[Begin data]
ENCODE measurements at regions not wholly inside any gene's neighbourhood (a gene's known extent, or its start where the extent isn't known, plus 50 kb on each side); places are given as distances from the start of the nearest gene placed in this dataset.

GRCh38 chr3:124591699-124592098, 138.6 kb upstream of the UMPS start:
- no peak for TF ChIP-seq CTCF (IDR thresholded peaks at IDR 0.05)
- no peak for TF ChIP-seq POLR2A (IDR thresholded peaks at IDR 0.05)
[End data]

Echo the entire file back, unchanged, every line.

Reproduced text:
ENCODE measurements at regions not wholly inside any gene's neighbourhood (a gene's known extent, or its start where the extent isn't known, plus 50 kb on each side); places are given as distances from the start of the nearest gene placed in this dataset.

GRCh38 chr3:124591699-124592098, 138.6 kb upstream of the UMPS start:
- no peak for TF ChIP-seq CTCF (IDR thresholded peaks at IDR 0.05)
- no peak for TF ChIP-seq POLR2A (IDR thresholded peaks at IDR 0.05)